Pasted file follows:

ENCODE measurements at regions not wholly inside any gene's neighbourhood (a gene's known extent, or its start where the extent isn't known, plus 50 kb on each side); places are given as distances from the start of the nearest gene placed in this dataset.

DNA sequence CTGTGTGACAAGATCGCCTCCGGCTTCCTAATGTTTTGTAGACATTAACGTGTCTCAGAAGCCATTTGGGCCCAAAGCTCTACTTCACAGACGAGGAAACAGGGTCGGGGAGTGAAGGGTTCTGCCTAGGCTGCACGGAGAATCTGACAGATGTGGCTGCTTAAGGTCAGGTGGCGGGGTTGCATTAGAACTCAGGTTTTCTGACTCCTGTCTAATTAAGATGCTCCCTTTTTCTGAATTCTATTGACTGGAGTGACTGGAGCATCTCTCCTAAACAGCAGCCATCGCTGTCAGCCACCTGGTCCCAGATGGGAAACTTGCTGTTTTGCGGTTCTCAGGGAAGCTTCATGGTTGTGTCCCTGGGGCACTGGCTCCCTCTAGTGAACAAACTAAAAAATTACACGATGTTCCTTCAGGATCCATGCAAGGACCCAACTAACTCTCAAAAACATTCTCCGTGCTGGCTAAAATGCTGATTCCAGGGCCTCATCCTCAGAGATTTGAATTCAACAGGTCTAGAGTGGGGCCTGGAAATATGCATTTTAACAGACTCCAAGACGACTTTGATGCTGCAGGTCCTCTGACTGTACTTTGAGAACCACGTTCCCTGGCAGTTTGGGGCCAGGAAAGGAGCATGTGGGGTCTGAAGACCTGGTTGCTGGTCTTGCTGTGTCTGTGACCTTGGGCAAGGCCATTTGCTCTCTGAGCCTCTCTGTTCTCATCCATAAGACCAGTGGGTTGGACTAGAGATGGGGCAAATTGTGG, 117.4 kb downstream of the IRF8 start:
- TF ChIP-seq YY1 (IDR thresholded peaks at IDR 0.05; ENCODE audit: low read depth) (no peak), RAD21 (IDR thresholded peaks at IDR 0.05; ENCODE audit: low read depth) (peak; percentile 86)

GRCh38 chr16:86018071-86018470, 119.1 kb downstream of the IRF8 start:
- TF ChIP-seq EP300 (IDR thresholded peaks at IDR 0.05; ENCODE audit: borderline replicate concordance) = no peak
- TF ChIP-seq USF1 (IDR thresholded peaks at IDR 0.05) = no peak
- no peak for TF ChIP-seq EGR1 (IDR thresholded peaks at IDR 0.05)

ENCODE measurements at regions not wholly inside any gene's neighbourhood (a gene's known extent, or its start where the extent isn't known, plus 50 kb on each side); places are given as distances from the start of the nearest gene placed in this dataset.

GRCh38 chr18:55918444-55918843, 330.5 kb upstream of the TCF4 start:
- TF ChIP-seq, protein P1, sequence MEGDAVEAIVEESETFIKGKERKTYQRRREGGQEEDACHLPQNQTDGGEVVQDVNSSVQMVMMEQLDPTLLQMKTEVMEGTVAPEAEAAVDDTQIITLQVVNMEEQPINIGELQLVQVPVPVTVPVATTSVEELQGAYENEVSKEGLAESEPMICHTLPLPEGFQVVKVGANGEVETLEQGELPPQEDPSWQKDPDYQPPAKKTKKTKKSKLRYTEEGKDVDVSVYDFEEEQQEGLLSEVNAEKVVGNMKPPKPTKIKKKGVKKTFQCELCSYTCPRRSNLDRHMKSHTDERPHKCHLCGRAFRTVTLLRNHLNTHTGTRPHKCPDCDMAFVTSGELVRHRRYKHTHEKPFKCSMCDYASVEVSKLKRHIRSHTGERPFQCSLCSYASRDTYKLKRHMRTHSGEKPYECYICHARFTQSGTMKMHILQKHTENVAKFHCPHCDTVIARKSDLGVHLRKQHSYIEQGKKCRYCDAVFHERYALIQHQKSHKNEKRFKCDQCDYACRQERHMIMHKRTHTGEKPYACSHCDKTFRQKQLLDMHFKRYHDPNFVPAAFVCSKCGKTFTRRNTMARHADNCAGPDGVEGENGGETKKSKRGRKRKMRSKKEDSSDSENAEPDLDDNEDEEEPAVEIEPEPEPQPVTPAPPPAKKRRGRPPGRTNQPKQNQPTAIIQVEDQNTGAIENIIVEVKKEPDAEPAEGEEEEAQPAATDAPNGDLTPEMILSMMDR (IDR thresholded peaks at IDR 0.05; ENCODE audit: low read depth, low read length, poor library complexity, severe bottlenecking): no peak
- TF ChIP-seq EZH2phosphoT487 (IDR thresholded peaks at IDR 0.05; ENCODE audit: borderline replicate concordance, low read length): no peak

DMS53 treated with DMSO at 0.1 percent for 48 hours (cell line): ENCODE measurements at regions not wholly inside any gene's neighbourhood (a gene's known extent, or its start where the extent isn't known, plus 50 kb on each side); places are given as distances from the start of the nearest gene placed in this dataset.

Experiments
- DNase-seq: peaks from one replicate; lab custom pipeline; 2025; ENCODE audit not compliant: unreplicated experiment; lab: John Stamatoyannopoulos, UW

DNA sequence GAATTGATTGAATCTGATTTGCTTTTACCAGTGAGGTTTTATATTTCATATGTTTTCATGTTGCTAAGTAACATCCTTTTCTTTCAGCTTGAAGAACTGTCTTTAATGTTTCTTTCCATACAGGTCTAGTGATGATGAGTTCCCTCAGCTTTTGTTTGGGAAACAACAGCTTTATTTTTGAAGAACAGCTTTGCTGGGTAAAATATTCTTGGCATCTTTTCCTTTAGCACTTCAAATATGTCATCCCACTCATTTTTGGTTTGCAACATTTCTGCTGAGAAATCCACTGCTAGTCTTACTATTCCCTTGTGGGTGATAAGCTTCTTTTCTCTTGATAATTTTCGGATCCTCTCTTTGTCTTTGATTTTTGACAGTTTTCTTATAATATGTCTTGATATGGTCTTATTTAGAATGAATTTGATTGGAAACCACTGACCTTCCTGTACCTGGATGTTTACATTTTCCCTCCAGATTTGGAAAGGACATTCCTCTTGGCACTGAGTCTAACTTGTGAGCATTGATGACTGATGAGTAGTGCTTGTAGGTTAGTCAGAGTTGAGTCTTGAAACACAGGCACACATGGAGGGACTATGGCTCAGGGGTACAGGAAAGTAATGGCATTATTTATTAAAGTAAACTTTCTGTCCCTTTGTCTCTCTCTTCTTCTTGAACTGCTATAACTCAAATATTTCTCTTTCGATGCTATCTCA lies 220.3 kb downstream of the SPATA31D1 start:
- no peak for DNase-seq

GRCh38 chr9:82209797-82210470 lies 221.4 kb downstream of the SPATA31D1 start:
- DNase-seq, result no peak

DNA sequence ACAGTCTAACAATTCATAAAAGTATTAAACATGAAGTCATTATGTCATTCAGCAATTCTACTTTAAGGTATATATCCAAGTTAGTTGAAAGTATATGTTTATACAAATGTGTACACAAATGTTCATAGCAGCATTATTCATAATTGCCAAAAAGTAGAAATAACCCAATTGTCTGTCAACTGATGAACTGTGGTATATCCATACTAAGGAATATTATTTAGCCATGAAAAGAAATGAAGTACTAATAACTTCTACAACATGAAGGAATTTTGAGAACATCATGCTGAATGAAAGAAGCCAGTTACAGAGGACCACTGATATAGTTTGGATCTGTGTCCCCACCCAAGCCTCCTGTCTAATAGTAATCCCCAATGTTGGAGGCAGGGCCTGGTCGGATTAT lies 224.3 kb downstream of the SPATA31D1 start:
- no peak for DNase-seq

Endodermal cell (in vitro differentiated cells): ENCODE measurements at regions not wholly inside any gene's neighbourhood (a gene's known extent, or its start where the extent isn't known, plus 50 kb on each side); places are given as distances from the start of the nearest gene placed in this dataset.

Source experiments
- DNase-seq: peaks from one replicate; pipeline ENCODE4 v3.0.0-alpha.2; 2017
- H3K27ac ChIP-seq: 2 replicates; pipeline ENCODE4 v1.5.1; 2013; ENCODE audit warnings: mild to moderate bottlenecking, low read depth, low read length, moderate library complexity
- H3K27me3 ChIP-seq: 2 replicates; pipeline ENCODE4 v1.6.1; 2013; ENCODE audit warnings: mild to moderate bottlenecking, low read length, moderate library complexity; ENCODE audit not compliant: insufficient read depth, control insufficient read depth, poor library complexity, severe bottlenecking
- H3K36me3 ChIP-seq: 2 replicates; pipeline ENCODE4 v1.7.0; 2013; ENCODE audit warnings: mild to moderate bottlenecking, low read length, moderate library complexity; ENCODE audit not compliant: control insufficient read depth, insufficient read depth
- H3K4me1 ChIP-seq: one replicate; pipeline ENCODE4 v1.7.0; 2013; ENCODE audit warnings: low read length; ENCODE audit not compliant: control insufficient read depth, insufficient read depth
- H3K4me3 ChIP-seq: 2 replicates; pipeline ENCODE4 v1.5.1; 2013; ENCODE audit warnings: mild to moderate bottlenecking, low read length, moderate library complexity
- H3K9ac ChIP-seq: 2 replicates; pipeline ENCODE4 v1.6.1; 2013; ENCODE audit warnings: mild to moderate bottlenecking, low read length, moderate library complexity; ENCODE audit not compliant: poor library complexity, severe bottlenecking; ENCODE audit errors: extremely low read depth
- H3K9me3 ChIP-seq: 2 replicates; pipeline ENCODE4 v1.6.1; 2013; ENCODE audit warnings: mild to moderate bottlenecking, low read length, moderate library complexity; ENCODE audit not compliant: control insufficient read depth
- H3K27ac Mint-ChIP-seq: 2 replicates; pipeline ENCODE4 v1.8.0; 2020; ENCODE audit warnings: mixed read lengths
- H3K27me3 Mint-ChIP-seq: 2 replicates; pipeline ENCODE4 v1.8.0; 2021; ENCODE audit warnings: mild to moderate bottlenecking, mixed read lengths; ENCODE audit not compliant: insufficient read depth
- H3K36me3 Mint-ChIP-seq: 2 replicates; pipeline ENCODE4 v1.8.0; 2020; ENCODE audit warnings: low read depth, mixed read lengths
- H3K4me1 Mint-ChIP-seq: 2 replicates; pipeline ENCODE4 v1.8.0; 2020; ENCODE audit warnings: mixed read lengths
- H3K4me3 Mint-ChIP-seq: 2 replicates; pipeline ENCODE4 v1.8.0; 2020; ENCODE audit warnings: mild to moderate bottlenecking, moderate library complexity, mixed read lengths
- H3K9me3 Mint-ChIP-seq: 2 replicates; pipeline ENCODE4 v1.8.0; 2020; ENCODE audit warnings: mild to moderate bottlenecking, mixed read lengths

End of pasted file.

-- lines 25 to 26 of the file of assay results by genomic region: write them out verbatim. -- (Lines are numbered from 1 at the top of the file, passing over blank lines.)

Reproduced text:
- H3K27me3 ChIP-seq: 2 replicates; pipeline ENCODE4 v1.6.1; 2013; ENCODE audit warnings: mild to moderate bottlenecking, low read length, moderate library complexity; ENCODE audit not compliant: insufficient read depth, control insufficient read depth, poor library complexity, severe bottlenecking
- H3K36me3 ChIP-seq: 2 replicates; pipeline ENCODE4 v1.7.0; 2013; ENCODE audit warnings: mild to moderate bottlenecking, low read length, moderate library complexity; ENCODE audit not compliant: control insufficient read depth, insufficient read depth